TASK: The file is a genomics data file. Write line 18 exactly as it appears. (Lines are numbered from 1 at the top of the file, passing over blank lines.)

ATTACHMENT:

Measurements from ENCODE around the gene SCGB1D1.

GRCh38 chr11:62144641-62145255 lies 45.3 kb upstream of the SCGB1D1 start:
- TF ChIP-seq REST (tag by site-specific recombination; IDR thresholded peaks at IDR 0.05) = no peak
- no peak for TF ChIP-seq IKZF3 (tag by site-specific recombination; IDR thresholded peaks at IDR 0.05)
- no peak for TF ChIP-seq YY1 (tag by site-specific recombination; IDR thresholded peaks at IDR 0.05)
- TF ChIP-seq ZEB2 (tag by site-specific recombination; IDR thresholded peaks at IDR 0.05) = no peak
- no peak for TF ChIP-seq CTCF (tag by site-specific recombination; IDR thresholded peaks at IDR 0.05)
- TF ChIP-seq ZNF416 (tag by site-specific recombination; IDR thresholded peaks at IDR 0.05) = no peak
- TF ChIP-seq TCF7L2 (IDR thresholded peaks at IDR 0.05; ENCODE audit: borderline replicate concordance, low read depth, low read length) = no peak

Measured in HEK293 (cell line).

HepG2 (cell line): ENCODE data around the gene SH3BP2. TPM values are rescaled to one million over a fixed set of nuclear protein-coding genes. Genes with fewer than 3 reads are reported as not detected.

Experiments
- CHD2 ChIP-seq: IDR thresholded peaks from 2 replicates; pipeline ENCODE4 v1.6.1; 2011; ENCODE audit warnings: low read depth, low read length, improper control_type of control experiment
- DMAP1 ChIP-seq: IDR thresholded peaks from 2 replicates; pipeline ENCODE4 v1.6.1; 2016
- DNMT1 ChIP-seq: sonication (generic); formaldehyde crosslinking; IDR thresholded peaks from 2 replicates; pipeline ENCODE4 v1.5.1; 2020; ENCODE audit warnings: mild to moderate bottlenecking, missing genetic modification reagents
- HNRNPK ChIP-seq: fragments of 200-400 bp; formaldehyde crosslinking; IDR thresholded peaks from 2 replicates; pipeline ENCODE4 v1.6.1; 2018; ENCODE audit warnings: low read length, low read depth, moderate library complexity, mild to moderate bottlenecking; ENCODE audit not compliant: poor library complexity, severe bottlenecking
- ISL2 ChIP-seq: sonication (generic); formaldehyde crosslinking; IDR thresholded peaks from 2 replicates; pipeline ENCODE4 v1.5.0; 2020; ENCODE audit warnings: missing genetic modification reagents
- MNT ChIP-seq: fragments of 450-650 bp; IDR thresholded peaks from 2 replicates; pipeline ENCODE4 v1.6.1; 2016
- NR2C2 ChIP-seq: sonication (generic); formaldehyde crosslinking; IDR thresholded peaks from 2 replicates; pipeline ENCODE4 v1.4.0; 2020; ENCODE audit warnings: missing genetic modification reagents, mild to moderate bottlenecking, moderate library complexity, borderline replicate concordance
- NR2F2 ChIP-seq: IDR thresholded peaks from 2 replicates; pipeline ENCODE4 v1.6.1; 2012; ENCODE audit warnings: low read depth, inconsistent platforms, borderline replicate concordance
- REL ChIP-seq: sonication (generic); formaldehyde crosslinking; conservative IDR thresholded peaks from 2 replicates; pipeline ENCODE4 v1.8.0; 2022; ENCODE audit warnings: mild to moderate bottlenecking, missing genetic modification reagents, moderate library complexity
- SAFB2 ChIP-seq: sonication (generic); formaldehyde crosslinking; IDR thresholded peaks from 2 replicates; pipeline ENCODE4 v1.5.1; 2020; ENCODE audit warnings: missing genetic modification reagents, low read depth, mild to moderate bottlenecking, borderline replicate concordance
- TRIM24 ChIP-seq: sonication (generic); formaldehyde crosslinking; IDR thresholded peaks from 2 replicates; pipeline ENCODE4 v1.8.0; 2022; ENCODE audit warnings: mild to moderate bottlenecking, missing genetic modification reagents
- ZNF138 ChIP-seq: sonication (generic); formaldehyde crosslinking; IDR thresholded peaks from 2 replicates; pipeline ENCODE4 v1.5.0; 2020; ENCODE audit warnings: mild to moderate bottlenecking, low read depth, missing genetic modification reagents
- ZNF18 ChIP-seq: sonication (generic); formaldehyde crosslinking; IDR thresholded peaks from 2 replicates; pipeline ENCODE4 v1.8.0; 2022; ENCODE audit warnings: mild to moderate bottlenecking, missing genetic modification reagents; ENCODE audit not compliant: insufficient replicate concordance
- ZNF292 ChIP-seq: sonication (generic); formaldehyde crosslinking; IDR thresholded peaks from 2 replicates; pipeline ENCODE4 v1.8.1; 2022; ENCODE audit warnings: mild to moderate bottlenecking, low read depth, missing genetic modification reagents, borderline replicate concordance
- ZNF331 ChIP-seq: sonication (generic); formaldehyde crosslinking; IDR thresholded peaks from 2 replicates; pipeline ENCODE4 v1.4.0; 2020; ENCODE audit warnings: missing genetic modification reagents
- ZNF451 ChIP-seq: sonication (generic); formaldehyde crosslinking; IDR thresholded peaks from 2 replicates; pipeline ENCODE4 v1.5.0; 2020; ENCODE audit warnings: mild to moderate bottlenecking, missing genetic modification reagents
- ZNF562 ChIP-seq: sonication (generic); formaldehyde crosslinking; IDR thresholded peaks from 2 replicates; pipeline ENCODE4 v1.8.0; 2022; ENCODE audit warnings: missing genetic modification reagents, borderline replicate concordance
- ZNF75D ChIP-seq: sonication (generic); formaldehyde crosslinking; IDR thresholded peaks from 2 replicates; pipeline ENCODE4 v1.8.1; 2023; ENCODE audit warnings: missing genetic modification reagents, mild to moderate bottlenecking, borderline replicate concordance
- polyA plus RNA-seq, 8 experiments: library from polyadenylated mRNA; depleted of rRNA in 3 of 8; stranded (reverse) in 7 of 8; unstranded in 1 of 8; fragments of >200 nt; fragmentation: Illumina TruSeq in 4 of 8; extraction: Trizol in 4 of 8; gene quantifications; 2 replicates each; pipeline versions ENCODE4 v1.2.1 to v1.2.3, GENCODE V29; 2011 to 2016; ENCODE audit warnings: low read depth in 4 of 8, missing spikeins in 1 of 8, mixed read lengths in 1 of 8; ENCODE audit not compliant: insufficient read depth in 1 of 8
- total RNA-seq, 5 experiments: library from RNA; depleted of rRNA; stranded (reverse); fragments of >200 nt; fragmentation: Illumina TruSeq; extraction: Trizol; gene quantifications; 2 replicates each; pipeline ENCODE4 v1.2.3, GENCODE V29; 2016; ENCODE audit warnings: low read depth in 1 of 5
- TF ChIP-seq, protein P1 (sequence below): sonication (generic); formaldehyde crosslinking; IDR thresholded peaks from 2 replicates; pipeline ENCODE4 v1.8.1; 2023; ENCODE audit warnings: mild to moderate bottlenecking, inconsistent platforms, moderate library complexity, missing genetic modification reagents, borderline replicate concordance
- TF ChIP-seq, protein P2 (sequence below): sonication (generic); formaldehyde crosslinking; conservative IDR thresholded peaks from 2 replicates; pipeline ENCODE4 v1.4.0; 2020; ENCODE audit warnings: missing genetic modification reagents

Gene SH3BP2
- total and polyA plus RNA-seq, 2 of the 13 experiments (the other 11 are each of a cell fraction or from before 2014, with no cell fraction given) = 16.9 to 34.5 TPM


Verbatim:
- MNT ChIP-seq: fragments of 450-650 bp; IDR thresholded peaks from 2 replicates; pipeline ENCODE4 v1.6.1; 2016